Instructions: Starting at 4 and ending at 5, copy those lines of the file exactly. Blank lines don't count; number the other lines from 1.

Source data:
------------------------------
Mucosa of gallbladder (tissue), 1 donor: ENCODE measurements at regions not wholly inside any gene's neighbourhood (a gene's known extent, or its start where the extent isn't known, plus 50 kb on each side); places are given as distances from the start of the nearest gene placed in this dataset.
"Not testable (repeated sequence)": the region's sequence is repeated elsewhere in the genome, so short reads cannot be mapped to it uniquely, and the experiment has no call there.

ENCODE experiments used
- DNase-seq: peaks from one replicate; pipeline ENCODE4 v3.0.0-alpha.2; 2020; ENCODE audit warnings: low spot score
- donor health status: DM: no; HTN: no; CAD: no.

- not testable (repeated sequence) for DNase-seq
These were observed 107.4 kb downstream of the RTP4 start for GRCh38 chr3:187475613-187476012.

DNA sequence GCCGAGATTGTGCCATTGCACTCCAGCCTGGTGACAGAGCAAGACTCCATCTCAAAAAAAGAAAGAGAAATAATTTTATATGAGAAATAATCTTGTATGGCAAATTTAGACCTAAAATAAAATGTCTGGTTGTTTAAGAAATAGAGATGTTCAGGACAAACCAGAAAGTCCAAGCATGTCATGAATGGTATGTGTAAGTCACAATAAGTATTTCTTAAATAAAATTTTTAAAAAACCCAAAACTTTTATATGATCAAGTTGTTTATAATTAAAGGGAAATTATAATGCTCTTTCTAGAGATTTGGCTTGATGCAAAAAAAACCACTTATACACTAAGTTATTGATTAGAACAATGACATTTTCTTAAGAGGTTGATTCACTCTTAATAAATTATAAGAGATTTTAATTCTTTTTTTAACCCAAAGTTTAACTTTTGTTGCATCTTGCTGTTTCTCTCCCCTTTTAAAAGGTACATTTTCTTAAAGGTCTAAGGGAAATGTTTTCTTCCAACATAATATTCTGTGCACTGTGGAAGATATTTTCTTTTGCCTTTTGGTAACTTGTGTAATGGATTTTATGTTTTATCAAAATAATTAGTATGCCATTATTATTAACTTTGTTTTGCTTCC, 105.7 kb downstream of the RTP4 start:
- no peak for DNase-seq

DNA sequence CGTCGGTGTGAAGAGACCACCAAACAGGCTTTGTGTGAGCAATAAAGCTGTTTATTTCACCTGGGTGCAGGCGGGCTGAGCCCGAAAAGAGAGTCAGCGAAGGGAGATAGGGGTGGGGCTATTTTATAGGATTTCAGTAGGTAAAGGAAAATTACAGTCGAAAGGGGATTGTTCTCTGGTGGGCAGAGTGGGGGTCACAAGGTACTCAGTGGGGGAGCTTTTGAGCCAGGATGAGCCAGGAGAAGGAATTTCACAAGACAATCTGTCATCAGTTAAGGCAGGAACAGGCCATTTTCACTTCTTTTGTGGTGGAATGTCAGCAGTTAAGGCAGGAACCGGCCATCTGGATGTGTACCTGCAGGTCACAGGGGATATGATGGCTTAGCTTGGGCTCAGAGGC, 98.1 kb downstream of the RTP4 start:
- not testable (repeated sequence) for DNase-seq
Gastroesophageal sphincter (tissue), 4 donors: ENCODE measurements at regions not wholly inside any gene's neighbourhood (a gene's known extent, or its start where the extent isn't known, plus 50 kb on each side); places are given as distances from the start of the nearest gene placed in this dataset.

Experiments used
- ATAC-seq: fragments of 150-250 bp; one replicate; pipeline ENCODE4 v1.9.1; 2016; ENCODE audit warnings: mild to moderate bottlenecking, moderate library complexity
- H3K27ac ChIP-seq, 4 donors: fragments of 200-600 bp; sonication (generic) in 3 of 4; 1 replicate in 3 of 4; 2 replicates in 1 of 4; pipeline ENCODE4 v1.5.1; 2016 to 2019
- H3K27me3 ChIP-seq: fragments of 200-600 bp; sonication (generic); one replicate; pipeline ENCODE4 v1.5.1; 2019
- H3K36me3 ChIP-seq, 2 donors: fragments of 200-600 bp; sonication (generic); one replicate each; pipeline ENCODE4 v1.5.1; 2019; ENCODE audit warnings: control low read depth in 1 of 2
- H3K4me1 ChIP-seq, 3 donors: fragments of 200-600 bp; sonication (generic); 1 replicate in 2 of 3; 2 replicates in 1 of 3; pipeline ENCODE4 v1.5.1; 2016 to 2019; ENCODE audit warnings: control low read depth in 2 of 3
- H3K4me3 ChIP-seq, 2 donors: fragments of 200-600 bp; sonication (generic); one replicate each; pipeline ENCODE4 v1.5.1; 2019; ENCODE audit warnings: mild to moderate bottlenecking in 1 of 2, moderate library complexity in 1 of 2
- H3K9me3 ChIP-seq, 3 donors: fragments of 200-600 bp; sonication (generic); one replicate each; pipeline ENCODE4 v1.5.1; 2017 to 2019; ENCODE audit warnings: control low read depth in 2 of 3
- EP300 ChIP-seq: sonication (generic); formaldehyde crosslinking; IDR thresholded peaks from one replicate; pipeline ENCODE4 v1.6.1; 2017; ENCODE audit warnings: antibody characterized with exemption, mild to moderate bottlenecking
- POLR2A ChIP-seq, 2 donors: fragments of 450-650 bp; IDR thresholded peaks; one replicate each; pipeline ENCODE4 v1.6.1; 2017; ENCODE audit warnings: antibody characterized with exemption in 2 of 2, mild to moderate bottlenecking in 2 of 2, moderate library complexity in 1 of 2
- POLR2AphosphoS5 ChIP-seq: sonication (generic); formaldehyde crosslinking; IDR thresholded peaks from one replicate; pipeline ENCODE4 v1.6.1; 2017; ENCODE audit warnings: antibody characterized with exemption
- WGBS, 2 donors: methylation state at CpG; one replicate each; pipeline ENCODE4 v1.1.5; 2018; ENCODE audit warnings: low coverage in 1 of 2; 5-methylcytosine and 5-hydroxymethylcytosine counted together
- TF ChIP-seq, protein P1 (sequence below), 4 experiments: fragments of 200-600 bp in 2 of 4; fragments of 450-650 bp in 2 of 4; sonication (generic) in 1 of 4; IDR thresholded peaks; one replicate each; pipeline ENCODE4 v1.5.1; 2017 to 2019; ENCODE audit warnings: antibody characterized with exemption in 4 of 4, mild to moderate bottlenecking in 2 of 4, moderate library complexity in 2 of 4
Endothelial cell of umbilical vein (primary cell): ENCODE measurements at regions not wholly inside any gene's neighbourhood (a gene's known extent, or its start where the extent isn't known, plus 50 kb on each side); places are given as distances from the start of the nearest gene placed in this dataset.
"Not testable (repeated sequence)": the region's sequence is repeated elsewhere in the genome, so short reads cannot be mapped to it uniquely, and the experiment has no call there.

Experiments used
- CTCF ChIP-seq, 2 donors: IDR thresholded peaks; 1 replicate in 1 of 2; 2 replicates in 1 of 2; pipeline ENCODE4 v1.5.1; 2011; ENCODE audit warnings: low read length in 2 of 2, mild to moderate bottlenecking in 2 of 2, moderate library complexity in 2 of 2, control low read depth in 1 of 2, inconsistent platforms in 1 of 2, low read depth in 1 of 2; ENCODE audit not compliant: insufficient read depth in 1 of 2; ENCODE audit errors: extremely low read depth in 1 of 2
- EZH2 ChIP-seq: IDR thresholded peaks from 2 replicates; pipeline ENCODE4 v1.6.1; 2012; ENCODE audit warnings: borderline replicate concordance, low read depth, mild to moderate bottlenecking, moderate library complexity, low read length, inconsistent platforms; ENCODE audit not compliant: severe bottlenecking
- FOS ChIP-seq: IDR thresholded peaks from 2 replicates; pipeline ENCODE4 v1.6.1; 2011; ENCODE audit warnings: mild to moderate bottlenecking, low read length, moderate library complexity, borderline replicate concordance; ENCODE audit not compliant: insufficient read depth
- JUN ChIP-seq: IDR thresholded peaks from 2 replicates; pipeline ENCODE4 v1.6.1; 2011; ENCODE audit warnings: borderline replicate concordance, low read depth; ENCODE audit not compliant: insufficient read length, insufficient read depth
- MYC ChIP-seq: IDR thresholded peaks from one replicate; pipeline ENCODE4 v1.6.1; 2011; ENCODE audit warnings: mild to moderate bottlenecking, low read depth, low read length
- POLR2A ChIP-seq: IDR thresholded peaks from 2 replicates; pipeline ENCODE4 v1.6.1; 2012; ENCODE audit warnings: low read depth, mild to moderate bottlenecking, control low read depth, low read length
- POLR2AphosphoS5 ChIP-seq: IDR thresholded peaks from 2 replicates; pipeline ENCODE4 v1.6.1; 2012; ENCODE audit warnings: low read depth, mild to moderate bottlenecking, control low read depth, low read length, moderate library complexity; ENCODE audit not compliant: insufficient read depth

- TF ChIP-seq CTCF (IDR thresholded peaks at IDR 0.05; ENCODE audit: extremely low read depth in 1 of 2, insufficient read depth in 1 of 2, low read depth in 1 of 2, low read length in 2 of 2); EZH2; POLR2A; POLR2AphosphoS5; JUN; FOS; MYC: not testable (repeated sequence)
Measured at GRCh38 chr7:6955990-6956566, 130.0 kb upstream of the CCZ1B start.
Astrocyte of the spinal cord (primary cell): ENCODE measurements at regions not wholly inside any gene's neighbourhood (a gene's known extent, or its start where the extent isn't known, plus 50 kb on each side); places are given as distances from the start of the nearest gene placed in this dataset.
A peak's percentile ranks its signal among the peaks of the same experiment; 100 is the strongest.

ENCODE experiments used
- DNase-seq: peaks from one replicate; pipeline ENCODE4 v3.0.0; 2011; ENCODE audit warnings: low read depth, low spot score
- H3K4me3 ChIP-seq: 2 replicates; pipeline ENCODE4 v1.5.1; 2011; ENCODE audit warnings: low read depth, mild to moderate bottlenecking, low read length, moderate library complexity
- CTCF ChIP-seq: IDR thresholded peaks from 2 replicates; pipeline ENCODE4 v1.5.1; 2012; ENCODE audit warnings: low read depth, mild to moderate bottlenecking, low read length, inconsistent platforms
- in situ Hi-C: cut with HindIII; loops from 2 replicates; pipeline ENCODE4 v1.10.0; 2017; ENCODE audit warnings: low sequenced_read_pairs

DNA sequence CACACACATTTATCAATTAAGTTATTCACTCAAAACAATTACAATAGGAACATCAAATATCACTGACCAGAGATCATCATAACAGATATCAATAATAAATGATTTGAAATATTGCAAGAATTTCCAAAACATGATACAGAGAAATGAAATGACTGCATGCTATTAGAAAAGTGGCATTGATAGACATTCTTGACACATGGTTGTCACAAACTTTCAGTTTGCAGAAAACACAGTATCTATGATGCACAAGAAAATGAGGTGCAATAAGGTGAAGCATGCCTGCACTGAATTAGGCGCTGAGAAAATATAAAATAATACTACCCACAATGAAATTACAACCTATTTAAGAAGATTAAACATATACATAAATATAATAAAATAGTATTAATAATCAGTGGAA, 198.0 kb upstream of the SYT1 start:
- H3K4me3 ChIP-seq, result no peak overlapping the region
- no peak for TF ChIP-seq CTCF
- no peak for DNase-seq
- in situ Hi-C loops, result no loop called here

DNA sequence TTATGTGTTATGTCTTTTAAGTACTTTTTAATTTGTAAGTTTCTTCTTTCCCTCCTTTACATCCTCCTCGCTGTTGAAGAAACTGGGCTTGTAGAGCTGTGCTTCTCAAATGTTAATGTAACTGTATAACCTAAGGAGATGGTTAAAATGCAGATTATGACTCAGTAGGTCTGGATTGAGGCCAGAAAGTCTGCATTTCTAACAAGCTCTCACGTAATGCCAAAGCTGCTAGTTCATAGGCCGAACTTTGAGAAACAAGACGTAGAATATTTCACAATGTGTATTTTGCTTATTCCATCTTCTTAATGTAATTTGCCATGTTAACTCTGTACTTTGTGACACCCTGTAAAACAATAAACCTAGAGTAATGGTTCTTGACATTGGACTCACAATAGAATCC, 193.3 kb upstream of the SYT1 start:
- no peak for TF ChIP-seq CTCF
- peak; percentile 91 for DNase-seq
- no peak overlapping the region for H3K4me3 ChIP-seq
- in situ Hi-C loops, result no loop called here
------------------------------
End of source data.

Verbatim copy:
- DNase-seq: peaks from one replicate; pipeline ENCODE4 v3.0.0-alpha.2; 2020; ENCODE audit warnings: low spot score
- donor health status: DM: no; HTN: no; CAD: no.